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The Slingshot three-wheel motorcycle seemed like the coolest thing to fly out of a Polaris showroom when it was first introduced in 2014.

With headlight eyes and brow-like fenders, the street-legal beast frequently stopped traffic as crowds gathered to see a real life "Batmobile." Initial consumer response "significantly exceeded" Polaris' expectations, officials said.

But sales have since sunk — including in 13 of the last 14 quarters. In the fourth quarter, officials said sales were down more than 25%.

Industry onlookers wondered if the Slingshot would be retired as an eccentric try — but a dud nonetheless. Trade publications call it "hard to categorize" and a "niche" that baffles consumers.

Instead of retiring the Slingshot, however, Medina-based Polaris doubled down and reinvented the vehicle after a full review from customer feedback to engineering.

"We are confident and excited," said Chris Sergeant, Polaris vice president for the Slingshot. "This is not a gamble. It is a very educated move to serve our Slingshot customers."

Introduced in January and hitting the showrooms in the spring, Polaris said the Slingshot is 70% different. First and foremost is a switch from manual to automatic transmission after strong dealer and customer feedback; 80% of the population does not know how to use a stick shift.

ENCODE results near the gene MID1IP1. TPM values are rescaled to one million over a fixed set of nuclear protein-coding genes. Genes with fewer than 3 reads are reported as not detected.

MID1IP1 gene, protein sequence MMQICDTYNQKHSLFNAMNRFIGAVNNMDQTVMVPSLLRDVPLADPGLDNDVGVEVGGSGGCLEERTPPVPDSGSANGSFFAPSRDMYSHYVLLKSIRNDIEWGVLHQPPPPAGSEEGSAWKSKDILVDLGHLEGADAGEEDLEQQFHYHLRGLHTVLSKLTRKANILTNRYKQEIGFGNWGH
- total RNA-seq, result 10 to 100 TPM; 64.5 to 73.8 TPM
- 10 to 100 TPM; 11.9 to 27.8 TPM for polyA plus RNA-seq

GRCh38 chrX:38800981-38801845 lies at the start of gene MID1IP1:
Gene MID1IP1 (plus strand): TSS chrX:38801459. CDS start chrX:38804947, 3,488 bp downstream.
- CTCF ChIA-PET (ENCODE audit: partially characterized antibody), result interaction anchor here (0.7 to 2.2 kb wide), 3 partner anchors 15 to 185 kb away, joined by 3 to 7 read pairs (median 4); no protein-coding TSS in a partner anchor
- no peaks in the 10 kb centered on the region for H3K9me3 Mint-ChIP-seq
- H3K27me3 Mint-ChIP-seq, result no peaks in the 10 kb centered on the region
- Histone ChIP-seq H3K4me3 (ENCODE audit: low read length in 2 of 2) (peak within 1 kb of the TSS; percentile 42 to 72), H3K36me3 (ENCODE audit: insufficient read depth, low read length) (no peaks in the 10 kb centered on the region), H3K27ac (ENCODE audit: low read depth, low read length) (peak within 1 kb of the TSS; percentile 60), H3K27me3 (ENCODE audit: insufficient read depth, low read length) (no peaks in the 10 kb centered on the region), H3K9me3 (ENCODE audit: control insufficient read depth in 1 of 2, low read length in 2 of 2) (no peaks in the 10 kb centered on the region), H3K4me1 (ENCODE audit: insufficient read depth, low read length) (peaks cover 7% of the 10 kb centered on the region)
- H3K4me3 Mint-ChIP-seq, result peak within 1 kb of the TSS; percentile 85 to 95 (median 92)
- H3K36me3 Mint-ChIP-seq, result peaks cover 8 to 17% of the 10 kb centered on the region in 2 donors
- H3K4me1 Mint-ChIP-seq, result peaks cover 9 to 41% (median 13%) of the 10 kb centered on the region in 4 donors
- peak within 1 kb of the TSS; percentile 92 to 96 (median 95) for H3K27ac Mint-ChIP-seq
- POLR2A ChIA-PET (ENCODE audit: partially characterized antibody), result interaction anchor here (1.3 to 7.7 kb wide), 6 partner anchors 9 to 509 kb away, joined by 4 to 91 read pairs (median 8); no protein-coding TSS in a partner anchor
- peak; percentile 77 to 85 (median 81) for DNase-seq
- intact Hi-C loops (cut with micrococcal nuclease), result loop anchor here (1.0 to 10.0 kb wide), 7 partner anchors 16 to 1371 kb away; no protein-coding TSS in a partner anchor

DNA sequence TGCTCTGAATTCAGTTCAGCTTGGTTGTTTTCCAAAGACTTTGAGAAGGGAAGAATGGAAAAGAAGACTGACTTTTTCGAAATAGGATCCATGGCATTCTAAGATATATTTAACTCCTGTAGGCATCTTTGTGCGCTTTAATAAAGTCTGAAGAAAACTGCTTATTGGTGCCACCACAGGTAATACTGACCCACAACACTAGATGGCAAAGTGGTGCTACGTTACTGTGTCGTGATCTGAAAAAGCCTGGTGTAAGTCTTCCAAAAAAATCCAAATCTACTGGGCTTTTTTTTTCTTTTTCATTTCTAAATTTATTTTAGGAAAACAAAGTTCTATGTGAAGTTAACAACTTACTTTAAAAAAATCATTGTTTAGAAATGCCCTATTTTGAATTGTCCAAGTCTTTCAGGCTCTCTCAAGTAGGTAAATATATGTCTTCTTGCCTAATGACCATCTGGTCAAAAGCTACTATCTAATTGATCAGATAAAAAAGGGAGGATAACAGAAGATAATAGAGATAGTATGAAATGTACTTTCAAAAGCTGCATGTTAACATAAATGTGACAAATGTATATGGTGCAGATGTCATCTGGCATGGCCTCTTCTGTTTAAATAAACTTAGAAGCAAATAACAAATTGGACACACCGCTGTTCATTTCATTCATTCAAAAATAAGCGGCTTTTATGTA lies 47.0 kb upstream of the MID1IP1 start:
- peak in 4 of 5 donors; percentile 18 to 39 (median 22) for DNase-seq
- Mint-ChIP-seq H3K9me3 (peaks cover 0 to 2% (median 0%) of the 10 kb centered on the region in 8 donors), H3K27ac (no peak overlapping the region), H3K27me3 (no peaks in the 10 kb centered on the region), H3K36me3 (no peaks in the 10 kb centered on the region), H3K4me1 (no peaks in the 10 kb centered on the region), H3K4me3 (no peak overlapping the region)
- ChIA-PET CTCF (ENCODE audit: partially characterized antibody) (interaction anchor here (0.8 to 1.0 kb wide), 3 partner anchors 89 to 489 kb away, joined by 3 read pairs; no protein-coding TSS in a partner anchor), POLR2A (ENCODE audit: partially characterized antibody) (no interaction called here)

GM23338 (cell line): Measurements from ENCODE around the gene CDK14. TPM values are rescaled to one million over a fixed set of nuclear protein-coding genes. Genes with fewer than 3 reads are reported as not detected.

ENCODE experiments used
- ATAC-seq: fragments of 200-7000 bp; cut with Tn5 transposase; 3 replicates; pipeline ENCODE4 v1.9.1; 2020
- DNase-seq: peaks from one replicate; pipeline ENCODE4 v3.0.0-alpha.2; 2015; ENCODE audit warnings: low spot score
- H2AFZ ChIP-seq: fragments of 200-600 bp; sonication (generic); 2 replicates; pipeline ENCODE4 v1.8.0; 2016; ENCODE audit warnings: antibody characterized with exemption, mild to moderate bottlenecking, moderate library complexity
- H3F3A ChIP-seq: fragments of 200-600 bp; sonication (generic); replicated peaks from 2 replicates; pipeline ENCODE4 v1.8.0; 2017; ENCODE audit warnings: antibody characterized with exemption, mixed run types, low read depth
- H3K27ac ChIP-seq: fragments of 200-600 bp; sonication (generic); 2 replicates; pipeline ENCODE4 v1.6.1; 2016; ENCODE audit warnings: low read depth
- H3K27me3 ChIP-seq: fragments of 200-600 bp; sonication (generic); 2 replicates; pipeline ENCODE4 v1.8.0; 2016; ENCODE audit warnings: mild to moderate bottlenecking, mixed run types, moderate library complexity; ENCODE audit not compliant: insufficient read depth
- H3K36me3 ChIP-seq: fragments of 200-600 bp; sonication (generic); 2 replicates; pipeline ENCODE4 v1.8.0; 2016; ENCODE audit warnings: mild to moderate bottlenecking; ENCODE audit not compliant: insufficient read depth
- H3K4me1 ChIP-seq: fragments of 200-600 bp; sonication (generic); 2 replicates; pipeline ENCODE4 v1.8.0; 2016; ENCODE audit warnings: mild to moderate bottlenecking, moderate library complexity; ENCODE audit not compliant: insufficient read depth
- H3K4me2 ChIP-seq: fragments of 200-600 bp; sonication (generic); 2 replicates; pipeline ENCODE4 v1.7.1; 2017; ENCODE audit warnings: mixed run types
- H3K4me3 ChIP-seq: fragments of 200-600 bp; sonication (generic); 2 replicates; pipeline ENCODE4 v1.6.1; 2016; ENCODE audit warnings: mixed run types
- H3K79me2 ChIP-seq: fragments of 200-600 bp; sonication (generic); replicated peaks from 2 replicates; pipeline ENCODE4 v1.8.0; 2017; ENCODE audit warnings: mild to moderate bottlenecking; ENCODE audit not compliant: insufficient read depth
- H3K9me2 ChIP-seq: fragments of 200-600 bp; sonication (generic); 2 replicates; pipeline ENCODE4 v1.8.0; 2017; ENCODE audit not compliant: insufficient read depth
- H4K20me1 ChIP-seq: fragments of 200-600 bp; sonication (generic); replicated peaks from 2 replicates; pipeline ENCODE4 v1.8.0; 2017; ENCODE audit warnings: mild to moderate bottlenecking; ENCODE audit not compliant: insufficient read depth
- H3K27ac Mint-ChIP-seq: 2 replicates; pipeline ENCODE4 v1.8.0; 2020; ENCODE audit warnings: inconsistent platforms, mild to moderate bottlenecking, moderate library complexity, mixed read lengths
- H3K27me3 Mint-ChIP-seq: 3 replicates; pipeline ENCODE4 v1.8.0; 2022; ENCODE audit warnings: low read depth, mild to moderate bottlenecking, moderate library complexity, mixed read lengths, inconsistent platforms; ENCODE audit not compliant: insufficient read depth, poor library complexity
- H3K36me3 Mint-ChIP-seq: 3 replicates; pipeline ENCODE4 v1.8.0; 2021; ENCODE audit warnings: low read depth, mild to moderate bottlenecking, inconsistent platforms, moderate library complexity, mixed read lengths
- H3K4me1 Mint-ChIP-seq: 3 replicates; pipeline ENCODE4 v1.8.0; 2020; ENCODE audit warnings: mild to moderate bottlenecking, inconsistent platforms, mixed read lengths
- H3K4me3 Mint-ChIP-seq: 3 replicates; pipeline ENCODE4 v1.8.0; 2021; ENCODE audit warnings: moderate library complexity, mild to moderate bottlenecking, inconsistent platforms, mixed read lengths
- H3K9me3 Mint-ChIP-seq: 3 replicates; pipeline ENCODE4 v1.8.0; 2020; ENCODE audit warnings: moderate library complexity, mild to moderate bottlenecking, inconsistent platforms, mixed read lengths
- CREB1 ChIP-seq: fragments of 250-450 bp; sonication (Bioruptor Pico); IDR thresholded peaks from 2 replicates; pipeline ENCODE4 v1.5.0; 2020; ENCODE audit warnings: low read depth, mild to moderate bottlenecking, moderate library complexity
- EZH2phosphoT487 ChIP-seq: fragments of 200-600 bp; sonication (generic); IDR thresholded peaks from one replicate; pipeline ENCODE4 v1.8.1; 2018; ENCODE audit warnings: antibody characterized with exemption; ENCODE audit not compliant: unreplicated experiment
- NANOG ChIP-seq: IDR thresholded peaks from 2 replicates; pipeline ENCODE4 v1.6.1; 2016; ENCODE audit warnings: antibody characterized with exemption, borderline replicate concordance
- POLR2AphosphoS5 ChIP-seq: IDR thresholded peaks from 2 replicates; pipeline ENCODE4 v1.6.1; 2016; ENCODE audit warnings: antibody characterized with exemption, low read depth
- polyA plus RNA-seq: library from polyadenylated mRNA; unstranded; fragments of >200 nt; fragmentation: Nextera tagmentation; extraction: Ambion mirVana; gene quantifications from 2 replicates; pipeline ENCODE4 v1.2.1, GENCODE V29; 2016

Polaris also switched out a 2006-era General Motors engine for a newer, faster one made in-house, the first 4-cylinder engine made by Polaris.

Also, after much lobbying, the three-wheeled Slingshot has been reclassified as an automobile-like vehicle in every state but New York and Massachusetts. Before, customers had to have a motorcycle license.

The changes open up the Slingshot to many new customers, Sergeant said.

But it could still be an uphill battle for the Slingshot.

The vehicle still "perplexes" Car and Driver senior editor Ezra Dyer. "Updated with a new engine, optional automatic transmission and a host of other improvements, Polaris' latest Slingshot three-wheeler remains a bizarre novelty," he wrote last month.

Even with the recategorization, the Slingshot remains under Polaris' smaller motorcycle division. Motorcycles had fourth-quarter sales of $119 million, compared to the off-road vehicle division's $1.1 billion. Still, officials view the business as a potential growth area, especially since the Indian Motorcycle line has made gains against rival Harley-Davidson. Full-year motorcycle and Slingshot sales rose 7% to reach $584 million in 2019.

The Slingshot is estimated to represent less than 3% of Polaris' $6.8 billion in sales.

Wells Fargo analyst Tim Conder said in a January note to investors that Polaris' Indian Motorcycle line is poised to grow "in line with the heavyweight market. We are less optimistic for Slingshot and feel that should pending product updates not bear fruit over the next 2-3 years, Slingshot will likely be discontinued."